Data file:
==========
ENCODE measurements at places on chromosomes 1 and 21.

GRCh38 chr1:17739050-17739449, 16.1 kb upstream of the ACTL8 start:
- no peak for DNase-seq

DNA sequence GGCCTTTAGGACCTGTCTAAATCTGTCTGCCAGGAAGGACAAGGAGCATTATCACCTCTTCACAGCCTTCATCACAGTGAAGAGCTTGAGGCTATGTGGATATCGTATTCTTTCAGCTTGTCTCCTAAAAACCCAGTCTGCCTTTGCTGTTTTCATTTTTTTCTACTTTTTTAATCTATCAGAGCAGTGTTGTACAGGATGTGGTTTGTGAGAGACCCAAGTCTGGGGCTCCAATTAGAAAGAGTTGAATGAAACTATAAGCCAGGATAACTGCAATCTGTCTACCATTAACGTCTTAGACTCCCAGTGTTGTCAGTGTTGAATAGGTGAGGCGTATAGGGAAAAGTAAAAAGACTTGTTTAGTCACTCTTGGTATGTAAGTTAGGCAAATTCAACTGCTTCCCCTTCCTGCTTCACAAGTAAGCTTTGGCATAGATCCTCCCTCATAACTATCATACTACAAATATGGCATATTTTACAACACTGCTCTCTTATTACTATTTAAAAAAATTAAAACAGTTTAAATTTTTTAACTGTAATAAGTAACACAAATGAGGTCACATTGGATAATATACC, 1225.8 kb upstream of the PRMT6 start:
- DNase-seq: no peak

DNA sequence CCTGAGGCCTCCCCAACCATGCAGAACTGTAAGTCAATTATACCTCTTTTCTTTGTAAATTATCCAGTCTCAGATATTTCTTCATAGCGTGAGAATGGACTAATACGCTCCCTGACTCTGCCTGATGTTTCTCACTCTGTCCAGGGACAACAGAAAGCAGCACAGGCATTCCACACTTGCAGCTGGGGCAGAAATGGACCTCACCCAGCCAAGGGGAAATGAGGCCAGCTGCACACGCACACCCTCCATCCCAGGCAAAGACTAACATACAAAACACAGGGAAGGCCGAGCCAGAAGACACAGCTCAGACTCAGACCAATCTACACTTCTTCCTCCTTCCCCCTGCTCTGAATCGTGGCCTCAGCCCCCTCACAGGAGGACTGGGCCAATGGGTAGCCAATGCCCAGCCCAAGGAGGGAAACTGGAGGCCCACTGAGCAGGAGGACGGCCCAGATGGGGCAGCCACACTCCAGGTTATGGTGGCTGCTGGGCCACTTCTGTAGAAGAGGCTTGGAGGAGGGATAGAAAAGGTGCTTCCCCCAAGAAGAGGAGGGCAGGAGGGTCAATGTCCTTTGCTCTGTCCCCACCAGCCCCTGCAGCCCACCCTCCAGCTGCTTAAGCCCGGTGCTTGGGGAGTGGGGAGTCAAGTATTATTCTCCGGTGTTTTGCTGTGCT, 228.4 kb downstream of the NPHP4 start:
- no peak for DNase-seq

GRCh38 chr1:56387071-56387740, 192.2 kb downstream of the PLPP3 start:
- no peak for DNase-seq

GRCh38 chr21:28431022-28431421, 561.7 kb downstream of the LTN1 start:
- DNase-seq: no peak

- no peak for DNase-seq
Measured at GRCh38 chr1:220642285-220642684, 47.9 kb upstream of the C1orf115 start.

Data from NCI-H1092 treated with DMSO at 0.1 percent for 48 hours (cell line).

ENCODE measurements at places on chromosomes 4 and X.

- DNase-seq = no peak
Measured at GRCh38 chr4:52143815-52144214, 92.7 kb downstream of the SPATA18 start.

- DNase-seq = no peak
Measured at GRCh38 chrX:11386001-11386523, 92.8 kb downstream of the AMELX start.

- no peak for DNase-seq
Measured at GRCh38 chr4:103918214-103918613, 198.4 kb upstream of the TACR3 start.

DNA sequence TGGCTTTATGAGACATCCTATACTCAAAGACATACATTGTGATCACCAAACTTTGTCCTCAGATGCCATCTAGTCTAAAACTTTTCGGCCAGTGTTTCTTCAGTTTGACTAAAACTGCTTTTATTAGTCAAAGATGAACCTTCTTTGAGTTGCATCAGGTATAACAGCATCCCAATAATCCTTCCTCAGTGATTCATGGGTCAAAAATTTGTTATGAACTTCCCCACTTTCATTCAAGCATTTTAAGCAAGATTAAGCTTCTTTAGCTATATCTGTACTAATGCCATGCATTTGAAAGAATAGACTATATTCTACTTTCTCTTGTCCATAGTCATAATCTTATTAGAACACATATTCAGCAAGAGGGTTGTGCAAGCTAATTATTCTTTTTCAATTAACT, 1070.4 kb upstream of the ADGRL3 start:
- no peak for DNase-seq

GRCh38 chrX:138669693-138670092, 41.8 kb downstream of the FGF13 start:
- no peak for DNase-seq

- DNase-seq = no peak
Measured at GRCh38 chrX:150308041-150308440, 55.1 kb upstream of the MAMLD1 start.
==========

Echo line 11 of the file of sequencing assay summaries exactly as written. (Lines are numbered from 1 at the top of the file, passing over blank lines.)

- DNase-seq: no peak